A General Review of Paul E. Johnson and Sean Wilentz the Kingdom of Matthias

June 7, 2021 by Essay Writer

The encounter between the prophet Matthias and Joseph Smith ends in Smith banning Matthias from Kirtland, Ohio and the two men swearing the other is possessed by Satan. Smith clearly thought Matthias was deranged saying “his mind was evidently filled with darkness (5)” and fully acknowledges Matthias as a murderer on page six in Kingdom of Matthias. The two men shared the bond of being poor uneducated men who had fallen on hard times during the Market Revolution. They were products of a theological movement that relied less upon learned ministers and more on everyday people who had intense religious experiences. “Building on more than two centuries of occultism and Anglo-American millenarian speculation, the seers of the new republic set the pattern for later prophetic movements down to our own time” is a quote from page six that explains the impact both men and their followers had on American history. Another sect of religious fanatics from this period was the Finneyites who rejected the Calvinistic approach of determinism and predestination. They believed that “individuals could overcome inherited human selfishness and be saved through repentance and prayer (7)”. Though they advocated mobility along the religious hierarchy, the Finneyites sought to keep two spheres of society, an industrial side and a domestic side. The industrial and monetary side was to be dominated by men while women were allowed to lead in child rearing and home keeping activities associated with the domestic side.

Elijah Pierson was shaped by his disapproval of the class system established in his home in Morristown, New Jersey. As a young man he was appalled by the assigning of seats at church with the more elite getting better seats. “By standards that Elijah Pierson would later adopt, the immutable inequality of this tight-knit patriarchy was a perfect model of injustice (17)” is evidence to how the intolerance shown in Morristown affected Pierson. This mentality made him want to spread the words of God to every caste of people imaginable, choosing to set up store fronts in the Five Points and Bowery Hill. He was able to become successful as a clerk on Wall Street in New York City, where he established his ties to Spring’s Brick Presbyterian Church. Through this church Pierson meets Sarah Stanford and they become married shortly after, and practice retrenchment which was “the ultra-evangelical movement to avoid luxury in diet, clothing, and home furnishings”. The ironic thing is that the fasts that were practices in retrenchment are almost certainly what led to Sarah’s death and Elijah’s madness. Also he remained a virgin until the age of 35 which disallowed him the opportunity to grow up as a normal person and he must have been socially awkward and incapable of keeping his sanity after the death of Sarah. The tale of Pierson can be referred to as a love story because he was a man who fell into a dark spell after the death of his one and only lover in Sarah Stanford.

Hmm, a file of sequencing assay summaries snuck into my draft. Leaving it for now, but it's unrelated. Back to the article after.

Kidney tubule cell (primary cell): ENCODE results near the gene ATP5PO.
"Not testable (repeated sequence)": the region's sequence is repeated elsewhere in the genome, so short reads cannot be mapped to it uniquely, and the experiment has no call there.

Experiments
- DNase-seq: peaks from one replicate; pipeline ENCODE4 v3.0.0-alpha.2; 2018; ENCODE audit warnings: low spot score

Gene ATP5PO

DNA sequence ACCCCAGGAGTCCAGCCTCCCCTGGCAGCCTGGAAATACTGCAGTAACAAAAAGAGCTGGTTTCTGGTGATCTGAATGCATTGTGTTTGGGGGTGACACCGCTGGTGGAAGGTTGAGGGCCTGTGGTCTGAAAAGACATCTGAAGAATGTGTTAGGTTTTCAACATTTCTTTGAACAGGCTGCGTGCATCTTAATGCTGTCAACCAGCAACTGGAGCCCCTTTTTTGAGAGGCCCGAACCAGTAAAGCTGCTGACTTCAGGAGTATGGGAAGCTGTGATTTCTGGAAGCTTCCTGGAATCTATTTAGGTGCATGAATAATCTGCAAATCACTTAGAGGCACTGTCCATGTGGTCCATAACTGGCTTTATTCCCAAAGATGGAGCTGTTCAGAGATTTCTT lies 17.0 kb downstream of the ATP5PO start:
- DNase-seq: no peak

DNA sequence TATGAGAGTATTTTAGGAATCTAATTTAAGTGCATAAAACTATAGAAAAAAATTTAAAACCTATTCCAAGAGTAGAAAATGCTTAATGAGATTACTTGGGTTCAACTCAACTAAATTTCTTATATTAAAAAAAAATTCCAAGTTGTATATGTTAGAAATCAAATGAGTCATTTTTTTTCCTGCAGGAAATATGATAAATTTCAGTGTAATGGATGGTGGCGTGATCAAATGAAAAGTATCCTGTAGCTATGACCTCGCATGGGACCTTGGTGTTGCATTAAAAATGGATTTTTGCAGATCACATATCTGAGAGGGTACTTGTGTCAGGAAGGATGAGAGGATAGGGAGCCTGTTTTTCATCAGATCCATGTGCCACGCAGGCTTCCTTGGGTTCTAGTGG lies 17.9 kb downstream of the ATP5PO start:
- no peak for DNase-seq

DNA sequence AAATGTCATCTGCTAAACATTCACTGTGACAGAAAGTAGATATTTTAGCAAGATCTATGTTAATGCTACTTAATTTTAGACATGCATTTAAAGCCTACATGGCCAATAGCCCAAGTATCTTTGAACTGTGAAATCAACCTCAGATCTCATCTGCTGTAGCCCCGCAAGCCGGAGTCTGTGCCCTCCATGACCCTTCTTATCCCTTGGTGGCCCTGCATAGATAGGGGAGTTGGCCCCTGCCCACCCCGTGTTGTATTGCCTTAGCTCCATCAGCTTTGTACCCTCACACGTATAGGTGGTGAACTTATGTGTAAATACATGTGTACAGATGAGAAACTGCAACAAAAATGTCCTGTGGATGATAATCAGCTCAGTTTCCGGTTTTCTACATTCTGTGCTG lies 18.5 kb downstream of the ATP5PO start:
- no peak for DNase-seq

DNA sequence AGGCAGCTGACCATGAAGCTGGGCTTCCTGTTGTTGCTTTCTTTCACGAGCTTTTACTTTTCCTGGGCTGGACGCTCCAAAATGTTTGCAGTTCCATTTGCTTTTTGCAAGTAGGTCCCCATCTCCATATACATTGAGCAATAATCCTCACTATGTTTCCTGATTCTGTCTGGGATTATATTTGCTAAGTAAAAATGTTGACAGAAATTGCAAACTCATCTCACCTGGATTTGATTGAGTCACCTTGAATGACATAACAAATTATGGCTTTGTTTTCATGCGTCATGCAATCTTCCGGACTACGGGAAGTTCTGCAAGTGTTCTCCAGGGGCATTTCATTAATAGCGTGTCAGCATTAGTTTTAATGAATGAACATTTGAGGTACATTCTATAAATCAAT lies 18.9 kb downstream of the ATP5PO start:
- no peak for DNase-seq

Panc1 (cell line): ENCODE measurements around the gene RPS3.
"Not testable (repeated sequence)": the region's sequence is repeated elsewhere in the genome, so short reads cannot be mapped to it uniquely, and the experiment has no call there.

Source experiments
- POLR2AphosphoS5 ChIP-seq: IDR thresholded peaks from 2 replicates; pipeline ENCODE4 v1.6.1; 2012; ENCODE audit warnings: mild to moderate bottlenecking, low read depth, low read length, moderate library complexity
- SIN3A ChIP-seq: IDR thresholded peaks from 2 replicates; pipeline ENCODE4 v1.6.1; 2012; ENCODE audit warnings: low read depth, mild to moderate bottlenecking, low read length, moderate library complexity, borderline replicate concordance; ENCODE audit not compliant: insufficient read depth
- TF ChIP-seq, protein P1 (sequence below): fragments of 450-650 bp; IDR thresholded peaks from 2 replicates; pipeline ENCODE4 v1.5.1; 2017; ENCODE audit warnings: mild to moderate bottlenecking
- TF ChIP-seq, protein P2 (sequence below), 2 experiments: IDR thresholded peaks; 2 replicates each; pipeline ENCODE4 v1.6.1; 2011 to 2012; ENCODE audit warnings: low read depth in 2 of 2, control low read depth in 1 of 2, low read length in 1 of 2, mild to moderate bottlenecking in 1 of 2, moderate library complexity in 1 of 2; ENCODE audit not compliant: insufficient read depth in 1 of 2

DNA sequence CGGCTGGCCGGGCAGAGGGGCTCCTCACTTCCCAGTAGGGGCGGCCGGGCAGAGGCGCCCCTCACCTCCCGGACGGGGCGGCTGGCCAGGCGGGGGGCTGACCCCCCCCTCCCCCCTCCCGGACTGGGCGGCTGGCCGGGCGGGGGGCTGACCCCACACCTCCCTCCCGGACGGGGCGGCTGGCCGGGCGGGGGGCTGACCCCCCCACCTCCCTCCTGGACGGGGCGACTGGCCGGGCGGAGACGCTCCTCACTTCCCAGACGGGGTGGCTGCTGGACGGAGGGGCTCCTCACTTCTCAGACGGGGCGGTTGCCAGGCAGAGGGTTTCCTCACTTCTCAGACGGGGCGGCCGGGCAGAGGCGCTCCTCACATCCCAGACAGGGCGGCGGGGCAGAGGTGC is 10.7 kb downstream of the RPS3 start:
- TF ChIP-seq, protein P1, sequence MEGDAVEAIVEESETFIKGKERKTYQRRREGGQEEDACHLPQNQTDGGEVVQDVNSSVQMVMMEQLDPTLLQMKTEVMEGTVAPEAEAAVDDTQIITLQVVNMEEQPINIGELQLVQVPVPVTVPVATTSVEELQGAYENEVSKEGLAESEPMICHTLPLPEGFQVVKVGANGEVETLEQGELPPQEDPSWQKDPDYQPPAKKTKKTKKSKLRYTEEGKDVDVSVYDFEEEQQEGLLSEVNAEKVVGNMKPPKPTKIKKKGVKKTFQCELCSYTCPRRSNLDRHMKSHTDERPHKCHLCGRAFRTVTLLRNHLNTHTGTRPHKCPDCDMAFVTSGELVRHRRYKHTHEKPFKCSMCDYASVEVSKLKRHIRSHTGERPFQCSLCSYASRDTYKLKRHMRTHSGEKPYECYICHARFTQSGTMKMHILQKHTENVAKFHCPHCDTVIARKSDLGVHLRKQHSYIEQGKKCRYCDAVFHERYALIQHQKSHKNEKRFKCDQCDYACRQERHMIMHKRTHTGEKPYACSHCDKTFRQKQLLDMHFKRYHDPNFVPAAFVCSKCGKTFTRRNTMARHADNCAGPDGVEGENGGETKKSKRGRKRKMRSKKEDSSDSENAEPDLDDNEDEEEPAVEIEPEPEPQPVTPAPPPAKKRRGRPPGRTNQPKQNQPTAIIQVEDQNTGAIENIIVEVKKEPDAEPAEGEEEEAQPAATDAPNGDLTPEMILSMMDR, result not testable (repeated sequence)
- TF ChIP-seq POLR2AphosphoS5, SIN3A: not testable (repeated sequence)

Robert Matthews, the man who would become the prophet Matthias was born and raised in a Scottish Settlement in the Hudson valley. It was here that Matthias witnessed fire and broom stone sermons and people having visions of Jesus (56). It would have been common for Matthews to view visions with serious conviction and take action upon them. As a very young boy growing up in this area he lost both his parents and was viewed as being nervous growing up (57). This could have attributed to his sudden need to gain followers under the self-proclaimed child of Israel. The loss of his economic independence was the final straw that cast Matthews into full blown madness. His perceived abandonment by his parents probably made it easy for him to abandon his own family in pursuit of his prophet status. The fact that he had no means to provide for them must have been another incentive to leave them.

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